• Ana Espinosa

    Ana Espinosa

    Read More

The Latest Headlines You Need To Know

  • An Orlando Police department officer is in the hospital after crashing their pickup truck into a toll booth on State Road 408 Saturday morning.   The truck crashed into a collapsible safety barrier at the toll plaza on the East/West Expressway eastbound near Andes Avenue.    The truck catapulted into the guardrail and caught fire, prompting the officer to flee from the scene. Police are investigating this as a hit and run.    The pay lanes were closed and traffic was diverted into the E-pass lanes. Tolls were waived by the Expressway Authority while the scene was being cleared. All lanes are now open.    Police have not released the name of the officer driving the vehicle, but were able to locate him and took him to the hospital for his injuries. No other vehicles were involved in the crash.    The officer involved in the crash has been relieved of duty and an internal investigation is underway.    The identity of the officer, as well as whether or not they will face charges has not yet been released.
  • A Montana congressman misled investigators about his assault on a reporter the day before he was elected in May, claiming that “liberal media” were “trying to make a story,” the Bozeman Daily Chronicle reported Saturday, citing audio and documents. >> Read more trending news U.S. Rep. Greg Gianforte, a Republican, told an officer in an audio interview after the attack that reporter Ben Jacobs of The Guardian newspaper had grabbed him by the wrist and pulled both of them to the floor. Audio of Gianforte’s interview with Gallatin County Sheriff’s Office Sgt. Scott Secor was released along with documents requested by the Chronicle and other news organizations after Gianforte was cited for assaulting Jacobs on May 24. Gianforte later pleaded guilty to misdemeanor assault.  The Chronicle requested the documents in June. After Gianforte, Jacobs and Gallatin County Attorney Marty Lambert did not object to the release, Gallatin County District Court Judge Holly Brown ruled this week that the documents could be released. \The audio of the interview with Gianforte comes from a recording made by Sgt. Scott Secor outside of Gianforte’s headquarters shortly after the 5:07 p.m. call Jacobs made to 911, a minute after he posted on Twitter, “Greg Gianforte just body slammed me and broke my glasses.” Once at the scene, Secor spoke with Jacobs first. “This is the weirdest day,” Jacobs told Secor.  The documents include interviews with members of a Fox News crew who were in the room with Gianforte and Jacobs at the politician’s Bozeman campaign office.  Gianforte told Secor that he was preparing for an interview with Fox News when “this man broke into a private room in the back and stuck a microphone in my face and started asking me obnoxious questions.” Gianforte said he tried to explain to him that he was in the middle of an interview, but that Jacobs kept “waving” the microphone in his face, the Chronicle reported. “I probably shouldn’t do it but I reached out for his phone ... he grabbed my wrist, he spun and we ended up on the floor ... so he pulled me down on top of him,” Secor quoted Gianforte as saying. After the incident Gianforte’s campaign spokesman, Shane Scanlon, issued a statement that also blamed the attack on Jacobs, saying the reporter had grabbed the candidate’s wrist.  Gianforte publicly apologized to Jacobs and told supporters he wasn’t proud of his actions. His spokesman, Travis Hall, insisted on Friday that the documents contained “nothing new.” “No one was misled, and anyone who says otherwise is mistaken. Greg took responsibility for his actions and is focused on serving the people of Montana,” Hall said in an emailed statement to The Associated Press.
  • Two men are recovering in the hospital after a shooting incident took place in Pine Hills.   Around 1 a.m., deputies responded to 4919 West Colonial Drive for a possible shooting.  When they arrived at the scene, they located a 40 year old man with a gunshot wound. The other victim, a 39 year old male was found nearby with an injury to his hand. His 29 year old girlfriend was found with him as well.    Both men were transported to the hospital with non life threatening injuries and remain in stable condition. The victim's girlfriend is considered a suspect by investigators and was taken into custody.    It is not yet known how the man's hand was injured or if the woman would face charges.
  • District 4 Orlando City Commissioner, Patty Sheehan, Veterinarian Geoffrey Gardner and specially trained volunteers showed up to participate in the City of Orlando's 10th Annual Lake Eola Swan Round-Up.   The round up began at 7:00 a.m. where trained volunteers arrived on foot and took to their kayaks in the water to safely corral the famous Lake Eola swans to the west end of the park. From there, the volunteers brought the swans to a temporary clinic where they would be weighed, inoculated, and checked by the Veterinarian. The swans would also be given a a name and fitted with a microchip, along with having their wings clipped. They would then be released back into the lake and free to go about their business. Each swan has its own health record that will continue to be updated.    Lake Eola is home to over 50 swans from over five different breeds including Trumpeter swans, Black Neck Swans, Whooper swans, Royal Mute swans and Australian black swans.    The quarters that are collected from swan food feeders around the lake also help to generate annual income each year to help insure that these swans receive proper medical care.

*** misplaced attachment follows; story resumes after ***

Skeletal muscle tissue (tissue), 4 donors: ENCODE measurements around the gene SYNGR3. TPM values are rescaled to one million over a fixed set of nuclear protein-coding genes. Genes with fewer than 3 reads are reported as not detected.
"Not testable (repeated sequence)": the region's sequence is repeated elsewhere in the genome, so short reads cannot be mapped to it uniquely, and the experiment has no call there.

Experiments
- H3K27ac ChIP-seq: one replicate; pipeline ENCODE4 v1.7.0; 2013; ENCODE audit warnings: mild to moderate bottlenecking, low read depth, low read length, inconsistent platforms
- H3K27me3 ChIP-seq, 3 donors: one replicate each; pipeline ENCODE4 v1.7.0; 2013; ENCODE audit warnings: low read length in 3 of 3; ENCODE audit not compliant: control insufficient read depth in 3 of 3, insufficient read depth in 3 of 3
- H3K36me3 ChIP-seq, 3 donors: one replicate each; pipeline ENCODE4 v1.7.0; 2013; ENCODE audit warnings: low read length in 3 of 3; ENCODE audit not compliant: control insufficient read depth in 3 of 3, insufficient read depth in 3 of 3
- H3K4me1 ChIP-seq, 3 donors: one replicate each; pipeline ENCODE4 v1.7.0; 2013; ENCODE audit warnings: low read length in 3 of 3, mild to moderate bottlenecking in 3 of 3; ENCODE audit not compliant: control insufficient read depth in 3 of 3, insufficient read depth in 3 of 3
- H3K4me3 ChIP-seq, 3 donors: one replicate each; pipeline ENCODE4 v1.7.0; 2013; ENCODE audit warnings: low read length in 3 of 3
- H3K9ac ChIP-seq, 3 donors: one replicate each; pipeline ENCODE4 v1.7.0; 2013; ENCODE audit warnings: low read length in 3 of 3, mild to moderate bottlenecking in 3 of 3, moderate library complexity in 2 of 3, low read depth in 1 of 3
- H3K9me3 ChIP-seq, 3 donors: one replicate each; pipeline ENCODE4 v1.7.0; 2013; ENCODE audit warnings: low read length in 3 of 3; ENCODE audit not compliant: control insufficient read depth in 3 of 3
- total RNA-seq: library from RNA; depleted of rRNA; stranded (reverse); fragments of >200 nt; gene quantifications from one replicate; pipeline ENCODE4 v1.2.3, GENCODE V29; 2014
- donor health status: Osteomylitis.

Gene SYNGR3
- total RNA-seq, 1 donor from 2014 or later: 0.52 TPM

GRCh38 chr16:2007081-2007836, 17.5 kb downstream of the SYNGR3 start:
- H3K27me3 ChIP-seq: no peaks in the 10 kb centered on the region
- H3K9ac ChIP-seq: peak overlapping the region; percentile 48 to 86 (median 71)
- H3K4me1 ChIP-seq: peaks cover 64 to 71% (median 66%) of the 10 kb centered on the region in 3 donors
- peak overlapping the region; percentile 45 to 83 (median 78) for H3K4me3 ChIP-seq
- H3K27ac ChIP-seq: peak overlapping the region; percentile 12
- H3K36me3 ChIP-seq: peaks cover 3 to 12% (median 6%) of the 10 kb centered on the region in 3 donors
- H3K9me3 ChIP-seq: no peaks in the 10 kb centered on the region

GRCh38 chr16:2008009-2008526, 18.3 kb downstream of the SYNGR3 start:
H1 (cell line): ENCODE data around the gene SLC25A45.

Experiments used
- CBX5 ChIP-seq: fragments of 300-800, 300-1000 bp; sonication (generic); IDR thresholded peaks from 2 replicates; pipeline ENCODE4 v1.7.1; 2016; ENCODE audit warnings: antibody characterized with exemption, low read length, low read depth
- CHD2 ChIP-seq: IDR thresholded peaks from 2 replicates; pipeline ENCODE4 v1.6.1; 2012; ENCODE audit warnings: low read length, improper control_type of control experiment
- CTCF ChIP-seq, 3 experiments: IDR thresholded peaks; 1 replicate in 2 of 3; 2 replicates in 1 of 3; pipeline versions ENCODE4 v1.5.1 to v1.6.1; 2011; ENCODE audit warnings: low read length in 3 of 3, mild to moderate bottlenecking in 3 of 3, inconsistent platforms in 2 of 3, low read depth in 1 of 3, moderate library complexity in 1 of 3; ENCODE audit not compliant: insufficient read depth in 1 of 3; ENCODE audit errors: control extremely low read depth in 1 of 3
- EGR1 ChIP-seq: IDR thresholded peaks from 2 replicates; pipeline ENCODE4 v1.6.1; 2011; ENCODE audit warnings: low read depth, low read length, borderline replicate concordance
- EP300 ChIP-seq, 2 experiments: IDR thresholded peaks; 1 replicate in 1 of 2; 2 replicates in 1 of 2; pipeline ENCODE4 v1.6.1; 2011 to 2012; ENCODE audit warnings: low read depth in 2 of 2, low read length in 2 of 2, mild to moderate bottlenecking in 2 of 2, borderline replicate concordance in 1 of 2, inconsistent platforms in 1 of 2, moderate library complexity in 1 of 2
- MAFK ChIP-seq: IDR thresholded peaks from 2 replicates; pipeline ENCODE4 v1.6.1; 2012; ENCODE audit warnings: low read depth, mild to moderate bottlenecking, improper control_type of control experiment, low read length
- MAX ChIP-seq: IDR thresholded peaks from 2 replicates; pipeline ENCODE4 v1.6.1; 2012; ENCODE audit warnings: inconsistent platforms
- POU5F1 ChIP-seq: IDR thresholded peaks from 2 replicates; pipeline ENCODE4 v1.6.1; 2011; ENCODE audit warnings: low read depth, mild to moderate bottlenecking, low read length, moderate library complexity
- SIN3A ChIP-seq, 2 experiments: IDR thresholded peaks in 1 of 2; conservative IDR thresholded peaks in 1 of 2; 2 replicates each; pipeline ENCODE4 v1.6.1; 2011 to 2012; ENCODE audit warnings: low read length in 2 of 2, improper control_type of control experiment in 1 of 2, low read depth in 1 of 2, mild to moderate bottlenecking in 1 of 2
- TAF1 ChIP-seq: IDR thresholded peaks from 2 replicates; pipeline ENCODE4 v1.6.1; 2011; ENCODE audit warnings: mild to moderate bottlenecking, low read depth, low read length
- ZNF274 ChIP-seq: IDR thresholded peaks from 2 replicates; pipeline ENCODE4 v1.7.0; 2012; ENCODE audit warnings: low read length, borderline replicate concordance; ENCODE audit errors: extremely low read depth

• As the House voted along party lines on Thursday to approve a sweeping package of GOP tax reforms, one peculiar part of the floor debate came when a number of Republicans – who voted for the bill – took to the floor to request changes in the their party’s plan, as some highlighted unintended consequences, while others objected to the basics of the measure. Known in parliamentary parlance as a “colloquy,” the scripted exchanges between lawmakers are often done to clarify the legislative intent of a bill, or in this case, to urge action in a specific way in House-Senate negotiations. And for some Republicans in this week’s tax reform debate, it was clear they wanted some provisions altered. Some requests were specific, like Rep. David McKinley (R-WV), who made the case for historic preservation tax credits, which were eradicated by the House GOP tax reform bill. “Without the credit, projects that transform communities in all 50 states, from West Virginia to Texas, to Wisconsin, simply will not happen,” McKinley said on the House floor, as he asked for Brady’s word that he would help reverse the decision. That didn’t happen. “I commit to working with him and continuing to work with him on this issue because I know the importance of it,” Brady responded, making sure not to guarantee anything in some of these floor exchanges. For Rep. Carlos Curbelo (R-FL), a staunch advocate of the GOP bill, he was assured by the Chairman of the House Ways and Means Committee that more would be done in terms of tax help for the people of Puerto Rico, whose island was devastated by Hurricane Maria. “I look forward to working with you on ideas to best serve the people of this island,” said Rep. Kevin Brady (R-TX), who thanked fellow GOP lawmakers for their concerns, but made no promises. For Rep. Andy Barr (R-KY), the issue was with a new excise tax from Republicans that would be levied on the endowments of private colleges and universities. Barr said that would harm Berea College in his district, a ‘work college’ that uses its endowment money to pay the tuition of all students. It was noted in press stories back home. Barr Fights for Berea College in Tax Reform Bill – https://t.co/YoBgs5CWvp – — BereaOnline.com (@bereaonline) November 16, 2017 “I was pleased to learn that the Senate version of the bill exempts schools with fewer than 500 tuition-paying students from the excise tax,” Barr said, urging Brady to accept that position in any House-Senate negotiation. Brady said he would try. “Mr. Speaker, we will work together for a mutually accepted solution to make sure we exempt work colleges to use their endowments to provide tuition-free education,” the panel chairman responded. For Rep. Don Young (R-AK), the problem he brought to the House floor was under the heading of unintended consequences, as the GOP tax bill would subject native settlement trusts in Alaska to a higher rate of taxation. “This would make it more difficult for Alaska Native Settlement Trusts to provide long-term benefits to Alaska Natives,” Young said on the House floor, asking Brady to include provisions of a bill to remedy that and more. Unlike some of the other requests, Brady acknowledged that the GOP tax bill would “unintentionally” change the tax rate for the Alaskan settlements, agreeing to focus on this in conference as we finalize individual rate structures between the House and the Senate.” Others weren’t so lucky to get a guarantee of action, as they pressed for changes in maybe the most controversial part of the GOP plan, which limits a deduction for state and local taxes. “I am concerned about its impact on some of my constituents in Maryland who pay high state and local income taxes,” said Rep. Andy Harris (R-MD), the only Republican member of the House from that state, which would be one of the biggest losers on the SALT issue. That subject also drew two California Republicans to make the same appeal to Brady later in the debate; Rep. Mimi Walters (R-CA) and Rep. Steve Knight (R-CA) echoed the concerns of Harris – all of them got a murky assurance of help. “I am happy to commit to working with both of them to ensure we reach a positive outcome for their constituents and families as we reconcile our differences with the Senate,” Brady said, making no promises. Other Republicans brought up education, and a provision in the GOP tax reform bill that would hinder colleges and universities from providing tax free tuition waivers and reimbursements, a matter that has drawn more and more attention in recent days. Rep. Mike Turner (R-OH) – whose district includes Dayton University – and Rep. Rodney Davis (R-IL) – whose district includes the University of Illinois – both appealed to Brady to make a change. “I believe that an unintended consequence of this bill would hinder middle class Americans pursuing a higher education degree in an attempt to better their lives,” Turner said. “I am worried it is going to have an impact on the custodians and the assistants in the Registrar’s Office who are just working at these institutions to be able to send their son or daughter to college,” said Davis. There was no guarantee that the provision would be changed. “I have a keen interest in this issue,” Brady told Turner and Davis. “I will work with you toward a positive solution on tuition assistance in conference with the Senate.” Democrats noted the exchanges on both days of the House tax reform debate, arguing that it showed off the haphazard nature of how the bill was put together. “I also was intrigued by the colloquy where Members came to ask the leadership if they will work with them to take out egregious elements of this tax proposal,” said Rep. Dan Kildee (D-MI). “We get this sort of, “Yes, I will work with the gentleman,” answer,” Kildee added, raising his voice on the floor. “Why did you put it in in the first place?” Kildee yelled. “Why are you cutting historic tax credits in the first place? Why did you put it in in the first place? You just wrote the bill. You just wrote it,” he said. GOP lawmakers said this past week that anyone can find a reason to vote against a big bill like this tax reform plan – we’ll see in coming weeks whether these publicly voiced concerns become an issue for the final version of tax reform in the Congress.